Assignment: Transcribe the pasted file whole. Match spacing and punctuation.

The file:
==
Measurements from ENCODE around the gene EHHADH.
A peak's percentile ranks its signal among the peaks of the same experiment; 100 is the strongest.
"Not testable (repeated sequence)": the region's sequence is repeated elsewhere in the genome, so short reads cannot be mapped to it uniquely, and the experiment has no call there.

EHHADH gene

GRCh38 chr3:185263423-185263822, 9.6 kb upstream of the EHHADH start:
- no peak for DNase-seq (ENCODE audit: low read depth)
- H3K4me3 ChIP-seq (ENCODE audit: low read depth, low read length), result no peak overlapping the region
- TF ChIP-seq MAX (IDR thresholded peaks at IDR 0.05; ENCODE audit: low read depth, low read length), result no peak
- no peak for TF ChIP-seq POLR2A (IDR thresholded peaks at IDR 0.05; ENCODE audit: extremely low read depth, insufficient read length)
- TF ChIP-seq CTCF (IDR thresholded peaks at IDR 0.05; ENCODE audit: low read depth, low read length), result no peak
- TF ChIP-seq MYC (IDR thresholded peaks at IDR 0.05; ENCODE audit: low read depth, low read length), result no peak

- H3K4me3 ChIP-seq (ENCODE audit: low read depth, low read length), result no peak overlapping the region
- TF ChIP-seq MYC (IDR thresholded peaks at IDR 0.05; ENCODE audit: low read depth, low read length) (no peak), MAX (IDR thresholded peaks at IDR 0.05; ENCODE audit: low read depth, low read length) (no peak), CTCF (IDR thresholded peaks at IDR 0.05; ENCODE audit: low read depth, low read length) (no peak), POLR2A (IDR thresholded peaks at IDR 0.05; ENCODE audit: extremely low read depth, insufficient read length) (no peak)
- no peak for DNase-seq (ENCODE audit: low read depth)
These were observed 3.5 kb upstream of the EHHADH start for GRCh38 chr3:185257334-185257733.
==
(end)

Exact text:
Measurements from ENCODE around the gene EHHADH.
A peak's percentile ranks its signal among the peaks of the same experiment; 100 is the strongest.
"Not testable (repeated sequence)": the region's sequence is repeated elsewhere in the genome, so short reads cannot be mapped to it uniquely, and the experiment has no call there.

EHHADH gene

GRCh38 chr3:185263423-185263822, 9.6 kb upstream of the EHHADH start:
- no peak for DNase-seq (ENCODE audit: low read depth)
- H3K4me3 ChIP-seq (ENCODE audit: low read depth, low read length), result no peak overlapping the region
- TF ChIP-seq MAX (IDR thresholded peaks at IDR 0.05; ENCODE audit: low read depth, low read length), result no peak
- no peak for TF ChIP-seq POLR2A (IDR thresholded peaks at IDR 0.05; ENCODE audit: extremely low read depth, insufficient read length)
- TF ChIP-seq CTCF (IDR thresholded peaks at IDR 0.05; ENCODE audit: low read depth, low read length), result no peak
- TF ChIP-seq MYC (IDR thresholded peaks at IDR 0.05; ENCODE audit: low read depth, low read length), result no peak

- H3K4me3 ChIP-seq (ENCODE audit: low read depth, low read length), result no peak overlapping the region
- TF ChIP-seq MYC (IDR thresholded peaks at IDR 0.05; ENCODE audit: low read depth, low read length) (no peak), MAX (IDR thresholded peaks at IDR 0.05; ENCODE audit: low read depth, low read length) (no peak), CTCF (IDR thresholded peaks at IDR 0.05; ENCODE audit: low read depth, low read length) (no peak), POLR2A (IDR thresholded peaks at IDR 0.05; ENCODE audit: extremely low read depth, insufficient read length) (no peak)
- no peak for DNase-seq (ENCODE audit: low read depth)
These were observed 3.5 kb upstream of the EHHADH start for GRCh38 chr3:185257334-185257733.